—> I teach undergraduate courses @ the University of Illinois about the rhetoric of contemporary protest, writing for the web, and writing technologies. I also teach future teachers to be the best language arts teachers they can possibly be.
—> I teach graduate courses in the English Department and Center for Writing Studies about such topics as the rhetoric of protest and social action, digital scholarship, rhetorical theory, discourse analysis, and environmental rhetoric.
—> From 2010-2012, I taught a class called "Literature" (focused on graphic narratives) in the Odyssey Project @ UIUC.
—> In 2012 I taught two workshops at the Danville Correctional Center through the Educational Justice Project.
—> I regularly run workshops for teachers in the Chicago Public Schools; the workshops focus teaching techniques for using graphic narratives in language arts classes. Past workshops have been at the Newberry Library, Univeristy of Chicago Lab School, and Chicago Shakespeare Theater.
—> English 481, Composition Theory and Practice
"Teaching writing is always labor intensive, often challenging, and occasionally terrifying. In this course, we will explore a core set of questions that inform the teaching of writing in our schools: Why teach writing? What is academic writing good for? Is there such a thing as good writing? Do effective writers gain any power in contemporary society? This course is designed with future language arts teachers in mind, so you'll leave the class ready to do such things as: design compelling assignments that challenge your students, respond effectively to student writing, create thoughtful group writing assignments, support various forms of multimodal writing, and work with writers who challenge what you know and how you think. Students who take this class should be prepared to question how you were taught to write in high school. Students should also be prepared to write in new ways." ... syllabus online August 2017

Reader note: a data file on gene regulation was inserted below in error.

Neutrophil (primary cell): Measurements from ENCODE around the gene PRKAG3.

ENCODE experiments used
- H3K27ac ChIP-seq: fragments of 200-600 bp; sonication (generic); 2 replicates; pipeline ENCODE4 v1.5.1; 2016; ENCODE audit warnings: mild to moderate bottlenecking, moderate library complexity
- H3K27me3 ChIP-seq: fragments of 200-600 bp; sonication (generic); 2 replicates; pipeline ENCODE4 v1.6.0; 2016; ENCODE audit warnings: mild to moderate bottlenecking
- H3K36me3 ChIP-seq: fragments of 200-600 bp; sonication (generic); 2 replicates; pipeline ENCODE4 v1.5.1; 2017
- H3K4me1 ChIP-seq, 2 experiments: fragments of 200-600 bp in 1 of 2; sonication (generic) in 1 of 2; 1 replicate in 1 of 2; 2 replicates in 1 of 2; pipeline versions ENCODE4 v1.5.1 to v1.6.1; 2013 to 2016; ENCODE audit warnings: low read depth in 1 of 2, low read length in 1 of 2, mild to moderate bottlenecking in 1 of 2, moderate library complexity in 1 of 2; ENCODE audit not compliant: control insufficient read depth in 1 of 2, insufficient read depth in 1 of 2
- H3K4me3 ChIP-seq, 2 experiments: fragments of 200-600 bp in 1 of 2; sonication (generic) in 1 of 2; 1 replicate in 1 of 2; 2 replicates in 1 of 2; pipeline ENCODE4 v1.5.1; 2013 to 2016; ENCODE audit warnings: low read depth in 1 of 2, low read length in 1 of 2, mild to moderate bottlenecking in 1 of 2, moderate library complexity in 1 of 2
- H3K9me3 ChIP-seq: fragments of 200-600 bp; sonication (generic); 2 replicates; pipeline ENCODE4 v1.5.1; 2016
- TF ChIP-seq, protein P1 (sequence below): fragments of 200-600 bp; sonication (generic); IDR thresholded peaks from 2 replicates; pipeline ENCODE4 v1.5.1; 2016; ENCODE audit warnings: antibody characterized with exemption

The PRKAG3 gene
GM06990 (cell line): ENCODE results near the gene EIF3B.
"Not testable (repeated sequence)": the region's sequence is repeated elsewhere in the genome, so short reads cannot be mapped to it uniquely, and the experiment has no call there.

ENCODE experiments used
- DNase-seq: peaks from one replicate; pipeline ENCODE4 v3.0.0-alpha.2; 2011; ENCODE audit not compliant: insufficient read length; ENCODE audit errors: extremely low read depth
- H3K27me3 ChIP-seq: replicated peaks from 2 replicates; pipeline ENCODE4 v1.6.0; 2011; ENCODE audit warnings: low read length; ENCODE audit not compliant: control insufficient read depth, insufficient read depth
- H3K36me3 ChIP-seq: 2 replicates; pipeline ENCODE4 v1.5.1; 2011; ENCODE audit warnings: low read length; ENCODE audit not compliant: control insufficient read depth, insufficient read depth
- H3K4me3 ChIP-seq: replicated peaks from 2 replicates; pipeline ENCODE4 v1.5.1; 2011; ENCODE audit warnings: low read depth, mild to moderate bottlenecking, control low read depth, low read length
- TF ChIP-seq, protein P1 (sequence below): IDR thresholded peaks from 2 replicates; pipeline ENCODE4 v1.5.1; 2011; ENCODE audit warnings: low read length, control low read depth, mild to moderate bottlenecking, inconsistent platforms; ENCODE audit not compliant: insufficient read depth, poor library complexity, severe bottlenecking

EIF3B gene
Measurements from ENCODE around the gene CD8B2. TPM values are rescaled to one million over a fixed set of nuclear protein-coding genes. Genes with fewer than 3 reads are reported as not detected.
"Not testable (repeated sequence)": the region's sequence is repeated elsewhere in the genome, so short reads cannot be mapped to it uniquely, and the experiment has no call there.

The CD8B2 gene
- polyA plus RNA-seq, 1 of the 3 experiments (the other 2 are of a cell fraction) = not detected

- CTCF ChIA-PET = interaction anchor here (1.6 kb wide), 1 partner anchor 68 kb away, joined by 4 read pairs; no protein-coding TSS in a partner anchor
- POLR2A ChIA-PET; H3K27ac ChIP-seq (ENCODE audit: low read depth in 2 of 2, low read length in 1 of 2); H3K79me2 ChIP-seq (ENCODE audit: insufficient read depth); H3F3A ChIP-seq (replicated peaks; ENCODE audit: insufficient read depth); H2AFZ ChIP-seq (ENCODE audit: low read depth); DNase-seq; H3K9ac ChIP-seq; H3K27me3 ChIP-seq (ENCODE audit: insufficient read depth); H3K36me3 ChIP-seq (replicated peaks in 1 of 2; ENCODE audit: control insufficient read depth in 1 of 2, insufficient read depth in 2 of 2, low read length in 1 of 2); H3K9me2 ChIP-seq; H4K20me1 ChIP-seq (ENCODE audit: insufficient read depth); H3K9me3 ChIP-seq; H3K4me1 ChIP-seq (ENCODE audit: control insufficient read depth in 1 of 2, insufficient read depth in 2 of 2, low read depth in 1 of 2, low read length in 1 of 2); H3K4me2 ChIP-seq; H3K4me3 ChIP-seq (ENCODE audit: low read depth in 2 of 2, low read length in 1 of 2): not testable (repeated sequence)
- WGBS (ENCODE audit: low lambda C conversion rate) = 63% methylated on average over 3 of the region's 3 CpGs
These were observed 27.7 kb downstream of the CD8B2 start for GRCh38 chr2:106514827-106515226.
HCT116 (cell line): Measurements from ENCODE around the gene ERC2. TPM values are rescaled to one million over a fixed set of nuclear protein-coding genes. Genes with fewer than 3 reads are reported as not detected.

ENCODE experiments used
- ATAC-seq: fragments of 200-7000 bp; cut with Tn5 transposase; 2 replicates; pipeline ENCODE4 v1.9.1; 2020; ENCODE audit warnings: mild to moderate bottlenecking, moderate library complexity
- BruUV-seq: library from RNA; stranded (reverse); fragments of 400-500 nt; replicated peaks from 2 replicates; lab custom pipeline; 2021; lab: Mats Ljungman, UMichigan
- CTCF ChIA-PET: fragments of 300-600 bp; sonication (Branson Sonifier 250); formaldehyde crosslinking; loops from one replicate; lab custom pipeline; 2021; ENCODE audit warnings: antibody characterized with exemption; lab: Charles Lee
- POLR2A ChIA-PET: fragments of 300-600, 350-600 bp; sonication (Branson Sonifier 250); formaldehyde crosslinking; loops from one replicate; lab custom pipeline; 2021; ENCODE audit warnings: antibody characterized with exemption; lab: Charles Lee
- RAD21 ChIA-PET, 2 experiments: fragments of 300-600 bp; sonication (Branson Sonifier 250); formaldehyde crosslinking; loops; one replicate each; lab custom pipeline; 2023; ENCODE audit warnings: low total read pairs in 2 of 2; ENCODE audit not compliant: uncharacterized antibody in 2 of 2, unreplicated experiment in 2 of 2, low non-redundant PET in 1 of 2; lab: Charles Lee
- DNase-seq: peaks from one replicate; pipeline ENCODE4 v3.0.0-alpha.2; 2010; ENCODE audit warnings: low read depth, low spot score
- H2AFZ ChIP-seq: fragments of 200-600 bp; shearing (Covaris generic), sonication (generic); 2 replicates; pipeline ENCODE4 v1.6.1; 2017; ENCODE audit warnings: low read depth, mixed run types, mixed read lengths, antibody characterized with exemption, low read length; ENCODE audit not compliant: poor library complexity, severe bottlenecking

—> English 505, Writing in a Digital World
"In this graduate seminar, we will explore what it means to read and write online: on blogs, eBooks, review sites, message boards, networked games, and the vast array of social media. We will discuss what people do on social media giants (Twitter, Facebook, Instagram, Snapchat, and YouTube) as well as some smaller-scale social media sites (such as Ravelry and SoundCloud). Students in the class will read a mix of popular criticism and academic scholarship in fields focused on writing, rhetoric, discourse, literacy, and digital communication. Students from across campus are encouraged to apply, as this class is interdisciplinary. You don't need to be a techie to take this class, though techies are welcome. Students are encouraged to bring their perspectives, personal experiences, and methodologies to this class. Part of the course will involve learning to code a simple website in basic HTML. The culminating assignment will involve conducting a small-scale study that results in a conference-style talk and piece of born-digital scholarship." ... syllabus online August 2017
Previous Courses @ UIUC
—> RHET 233: Rhetorical Tactics and Protest (fall 2016)
—> WRIT/INFO 303: Writing Across Media (fall 2016)
—> ENGL 481: Composition Theory and Practice (spring 2014)
—> FAA 110: Exploring Arts and Creativity (spring 2014)
—> ENGL 481: Composition Theory and Practice (fall 2013)
—> ENGL 593: Professional Seminar, Teaching of Rhetoric (fall 2012)
—> ENGL 505: Writing Studies I (fall 2012)
—> Odyssey Project: Literature (fall 2012)
—> ENGL 380/INFO 390: Writing in a Digital World (online summer 2012)
—> ENGL 584: Rhetoric of Environmental Movements (spring 2012)
—> ENGL 505: Writing Studies I (fall 2011)
—> Odyssey Project: Literature (fall 2011)
—> ENGL 380/INFO 390: Writing in a Digital World (spring 2010)
—> ENGL 481: Composition Theory and Practice (spring 2010)
—> ENGL 505: Writing Studies I (fall 2010)
—> Odyssey Project: Literature (fall 2010)
—> FAA 199: Art, Creativity, Diversity (fall 2010)
—> ENGL 584: Writing for the Web (spring 2009)
—> ENGL 300: Graphic Novels (spring 2008)
—> ENGL 481: Composition Theory and Practice (spring 2008)
—> ENGL 482: Writing Technologies (fall 2007)
—> ENGL 582: Genre Theory (fall 2007)
—> ENGL 481: Composition Theory and Practice (spring 2007)
—> ENGL 506: Discourse Analysis (spring 2007)
—> ENGL 482: Writing Technologies (fall 2006)
—> ENGL 584: The Rhetoric of Social Engagement (fall 2006)
—> ENGL 481: Composition Theory and Practice (spring 2006)
—> ENGL 582: Texts & Environmental Encounter (spring 2006)
—> ENGL 482: Writing Technologies (fall 2005)
—> ENGL 481: Composition Theory and Practice (fall 2005)